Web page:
Myrtiotissa Beach, Corfu, Greece
First published by The Expeditioner, February 2017
Steep, narrow and lacking guardrails, the crumbling cement road to Myrtiotissa Beach appears to be headed over a cliff, and my husband, two young daughters and I along with it. Leaving the car parked slantwise along the shoulder, we continue on foot, the trill of cicadas rising and falling in the dusty summer heat. Around the bend in a hairpin turn, our destination bursts into view and we stop to take pictures. A secluded crescent of golden sand, the beach nestles beneath the limestone cliffs on this otherwise rocky stretch of Corfu’s west coast. The Ionian Sea shimmers into the horizon in deepening shades of turquoise, umbrellas sprout from the sand, and we can just make out the tiny figures of people lounging in the sun and bobbing in the waves. From this distance, however, we cannot yet see what is missing: bathing suits.
Named after a small fourteenth century monastery, Our Lady of the Myrtles, perched above it in the forested hills to the north, Myrtiotissa is the only officially tolerated nude beach on the island of Corfu. But we are not nudists, and have come for the famed beauty of this place rather than a full-body tan. Writer Lawrence Durrell declared Myrtiotissa “perhaps the loveliest beach in the world” in Prospero’s Cell, a memoir of his life in Corfu as an expat during the late 1930s. More recent travel guides contain similarly glowing reviews, one calling Myrtiotissa Europe’s “most stunning beach.”
With these superlatives in mind, and not a second thought about the dress-code, we set off from our hotel in Corfu Town this morning, rental car loaded with all manner of beach paraphernalia, bathing suits included. Yet now that we are here, I begin to doubt whether this was such a good idea, hesitating for a moment before leading my family through the towels and lounge chairs where mostly middle-aged tourists sprawl naked and sun-burned. Others drift about knee-deep in the clear, shallow water, their private parts on full display.
“Should I smile and nod hello or avoid eye contact?” I wonder, suddenly realizing that I know nothing, about the rules and etiquette of nudism, or naturism, as the practice is also euphemistically called.
There is no turning back now, so I opt for the safer, less conspicuous approach, and make a break for an unoccupied shaded area at the base of the cliffs. My husband settles in against the rocks with a sigh of relief, while the girls bound off into the sea. I soon scamper after them with my camera — as I am wont to do — and begin snapping pictures while they frolic in the crystalline water.
“No photos,” says a bronzed brunette who seems to have sprung like Aphrodite from the sea foam and into my personal space just as I’m getting started.
She gestures toward a ramshackle drink stand in a far corner of the beach. There, scrawled across a scrap of wood in faded paint are the words “no Foto.” Several onlookers frown and shake their heads, and it dawns on me that I have just broken one of the cardinal rules of nudism only minutes after arriving here. I want to explain that I was merely taking photos of my own children, but instead mumble an apology and retreat to our encampment, camera between my legs.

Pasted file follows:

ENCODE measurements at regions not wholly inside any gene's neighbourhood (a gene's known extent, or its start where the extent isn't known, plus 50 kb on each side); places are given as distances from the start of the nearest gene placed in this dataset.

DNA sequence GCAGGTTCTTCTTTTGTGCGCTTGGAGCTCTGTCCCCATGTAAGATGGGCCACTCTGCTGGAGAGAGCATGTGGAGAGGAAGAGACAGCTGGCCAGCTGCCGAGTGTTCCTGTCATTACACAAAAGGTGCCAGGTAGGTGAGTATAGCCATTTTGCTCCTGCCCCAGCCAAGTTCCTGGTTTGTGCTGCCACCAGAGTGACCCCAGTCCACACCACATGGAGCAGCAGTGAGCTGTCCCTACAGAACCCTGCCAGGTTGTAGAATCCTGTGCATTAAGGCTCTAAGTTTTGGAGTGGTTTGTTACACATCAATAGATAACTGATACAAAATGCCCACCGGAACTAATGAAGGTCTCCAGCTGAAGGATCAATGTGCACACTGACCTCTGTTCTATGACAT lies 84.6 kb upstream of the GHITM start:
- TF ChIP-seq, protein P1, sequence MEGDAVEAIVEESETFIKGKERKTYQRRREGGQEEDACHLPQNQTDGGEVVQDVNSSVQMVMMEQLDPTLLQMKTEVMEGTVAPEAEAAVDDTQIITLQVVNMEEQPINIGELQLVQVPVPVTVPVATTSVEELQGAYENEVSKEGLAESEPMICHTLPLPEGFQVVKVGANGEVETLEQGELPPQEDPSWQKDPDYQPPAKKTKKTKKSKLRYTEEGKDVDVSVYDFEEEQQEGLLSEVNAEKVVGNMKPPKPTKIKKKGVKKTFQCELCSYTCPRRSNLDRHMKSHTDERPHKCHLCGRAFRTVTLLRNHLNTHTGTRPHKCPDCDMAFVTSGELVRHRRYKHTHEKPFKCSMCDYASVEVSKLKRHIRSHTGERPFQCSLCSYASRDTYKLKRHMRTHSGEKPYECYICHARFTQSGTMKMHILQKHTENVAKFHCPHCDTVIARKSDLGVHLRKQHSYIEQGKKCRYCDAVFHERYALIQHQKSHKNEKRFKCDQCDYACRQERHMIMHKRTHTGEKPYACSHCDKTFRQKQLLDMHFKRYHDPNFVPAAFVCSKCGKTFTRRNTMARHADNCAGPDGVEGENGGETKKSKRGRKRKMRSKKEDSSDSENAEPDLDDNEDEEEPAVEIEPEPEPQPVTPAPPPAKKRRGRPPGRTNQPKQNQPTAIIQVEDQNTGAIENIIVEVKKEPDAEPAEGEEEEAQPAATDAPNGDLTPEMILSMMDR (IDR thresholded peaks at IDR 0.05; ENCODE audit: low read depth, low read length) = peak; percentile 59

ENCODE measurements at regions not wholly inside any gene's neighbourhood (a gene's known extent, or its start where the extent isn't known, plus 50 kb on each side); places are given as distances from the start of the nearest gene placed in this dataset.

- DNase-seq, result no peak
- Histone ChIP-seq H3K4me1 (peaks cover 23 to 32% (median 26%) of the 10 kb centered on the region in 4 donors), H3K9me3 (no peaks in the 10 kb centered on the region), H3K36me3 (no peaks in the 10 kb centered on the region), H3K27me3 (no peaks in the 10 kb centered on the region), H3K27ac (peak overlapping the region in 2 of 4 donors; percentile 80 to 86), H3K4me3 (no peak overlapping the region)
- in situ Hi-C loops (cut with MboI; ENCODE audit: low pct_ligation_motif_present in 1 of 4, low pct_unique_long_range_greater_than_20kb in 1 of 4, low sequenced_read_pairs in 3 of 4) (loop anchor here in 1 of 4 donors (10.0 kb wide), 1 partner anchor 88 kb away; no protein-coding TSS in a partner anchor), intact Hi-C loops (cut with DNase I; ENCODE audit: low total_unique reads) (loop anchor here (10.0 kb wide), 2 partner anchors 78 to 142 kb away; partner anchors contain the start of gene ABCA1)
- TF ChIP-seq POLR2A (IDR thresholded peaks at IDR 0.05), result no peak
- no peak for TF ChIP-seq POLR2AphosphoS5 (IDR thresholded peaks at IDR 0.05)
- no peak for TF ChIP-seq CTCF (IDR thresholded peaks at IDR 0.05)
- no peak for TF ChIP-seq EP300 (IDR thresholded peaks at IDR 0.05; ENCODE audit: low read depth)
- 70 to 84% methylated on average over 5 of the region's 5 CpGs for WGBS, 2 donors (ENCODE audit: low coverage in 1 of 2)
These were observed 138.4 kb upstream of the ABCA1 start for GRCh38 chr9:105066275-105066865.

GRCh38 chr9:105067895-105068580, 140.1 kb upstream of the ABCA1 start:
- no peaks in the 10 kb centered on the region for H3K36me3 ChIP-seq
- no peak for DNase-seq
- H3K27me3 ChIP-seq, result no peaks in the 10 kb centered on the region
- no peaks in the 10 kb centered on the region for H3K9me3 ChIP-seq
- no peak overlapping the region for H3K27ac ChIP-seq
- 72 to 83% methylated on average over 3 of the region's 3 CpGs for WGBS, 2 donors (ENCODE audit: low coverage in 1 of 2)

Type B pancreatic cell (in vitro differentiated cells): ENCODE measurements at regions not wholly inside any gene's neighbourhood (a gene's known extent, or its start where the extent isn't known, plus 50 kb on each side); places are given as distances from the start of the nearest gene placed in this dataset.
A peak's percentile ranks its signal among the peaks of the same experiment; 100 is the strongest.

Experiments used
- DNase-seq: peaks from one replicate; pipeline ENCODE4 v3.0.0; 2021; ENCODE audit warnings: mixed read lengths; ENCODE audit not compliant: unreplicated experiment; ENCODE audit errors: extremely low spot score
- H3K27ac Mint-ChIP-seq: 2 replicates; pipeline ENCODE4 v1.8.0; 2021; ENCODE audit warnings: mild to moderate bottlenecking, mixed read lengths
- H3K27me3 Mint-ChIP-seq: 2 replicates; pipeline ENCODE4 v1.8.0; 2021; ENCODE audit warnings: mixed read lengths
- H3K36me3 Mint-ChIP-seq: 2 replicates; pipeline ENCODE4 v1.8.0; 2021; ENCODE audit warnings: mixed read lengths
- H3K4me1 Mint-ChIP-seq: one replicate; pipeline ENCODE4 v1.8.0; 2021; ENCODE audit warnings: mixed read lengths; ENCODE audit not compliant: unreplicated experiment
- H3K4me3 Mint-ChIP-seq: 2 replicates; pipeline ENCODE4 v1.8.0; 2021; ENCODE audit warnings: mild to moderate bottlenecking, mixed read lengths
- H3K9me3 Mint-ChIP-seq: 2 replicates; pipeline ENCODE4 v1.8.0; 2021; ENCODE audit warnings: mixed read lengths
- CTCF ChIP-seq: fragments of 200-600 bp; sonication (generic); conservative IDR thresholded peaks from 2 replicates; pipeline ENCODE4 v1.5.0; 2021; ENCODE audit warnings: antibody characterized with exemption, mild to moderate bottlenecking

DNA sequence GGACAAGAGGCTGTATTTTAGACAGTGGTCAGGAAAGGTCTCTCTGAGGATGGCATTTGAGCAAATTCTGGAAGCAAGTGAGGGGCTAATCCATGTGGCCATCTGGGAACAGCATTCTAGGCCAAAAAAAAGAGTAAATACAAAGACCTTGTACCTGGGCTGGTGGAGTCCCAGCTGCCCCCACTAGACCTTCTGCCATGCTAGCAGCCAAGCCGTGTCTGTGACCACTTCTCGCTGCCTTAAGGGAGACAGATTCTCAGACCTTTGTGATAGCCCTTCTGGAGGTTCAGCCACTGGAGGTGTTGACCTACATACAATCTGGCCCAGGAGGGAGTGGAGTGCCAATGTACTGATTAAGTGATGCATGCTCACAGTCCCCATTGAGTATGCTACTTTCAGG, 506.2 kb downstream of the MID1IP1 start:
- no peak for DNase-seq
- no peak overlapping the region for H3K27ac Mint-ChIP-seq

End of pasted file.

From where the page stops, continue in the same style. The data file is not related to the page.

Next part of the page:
Once my embarrassment subsides, I decide to go for a swim. A corpulent sixty-something wearing nothing but sunglasses and a visor looks up from her magazine and scowls as I make my way across the hot sand. While bathing suits don’t seem to be expressly prohibited, I’m sensing that to wear one is a major faux pas. For the first time in my life I’m self-conscious about showing too little skin in my string-bikini.
“So why not give it a try?” asks a quiet but persuasive voice inside my head, and then I’m untying my bathing suit and tossing it onto the ground in an uncharacteristic fit of impulsivity.
The girls giggle and splash as I plunge into the water and my husband, still hiding in the shade, looks on with amused interest.
“You are the mommy mermaid!” my daughters announce with glee, piling onto my back in a flurry of elbows, knees, and slippery skin.
As I enter their imaginary salt-sprayed world, all my preoccupations, as well as the strangeness of being naked in public, quickly fade away. Time stands still as we play together, diving like dolphins and eating sand cakes at under-water tea parties. There are none of the everyday distractions that so often keep me from being present; no piles of laundry to fold, no emails to answer or appointments to keep. And here at Myrtiotissa, even the compulsion to point and shoot, yet another diversion from truly living in the moment, has been eliminated. As the sign says, “no Foto.”
Later, I wade further out from shore, where three massive rocks stand sentry in the deepening water, craggy and gnarled like petrified sea monsters. Beyond, a few ambitious swimmers set a course due west toward Calabria, their shining bottoms rolling from side to side in the gentle waves. I, however, am content to laze here by the rocks and admire the mountains that rise up over the beach, lush and green from winter rains. Sandwiched between their sheer cliffs and the vast, blue sea, the beach looks small and vulnerable. Myrtiotissa is, in fact, slowly shrinking as each year the Ionian washes more of it away, a reminder that nothing in life is permanent. Beaches erode and children grow, so we must treasure their beauty while we can.
Closing my eyes, I lay back to float beneath a cloudless, azure sky and melt into the sea. The water is soft and cool, swirling around me like liquid silk. Myrtiotissa, as Durrell observed, is exceptionally lovely. And perhaps, I have come to learn, even lovelier in the nude.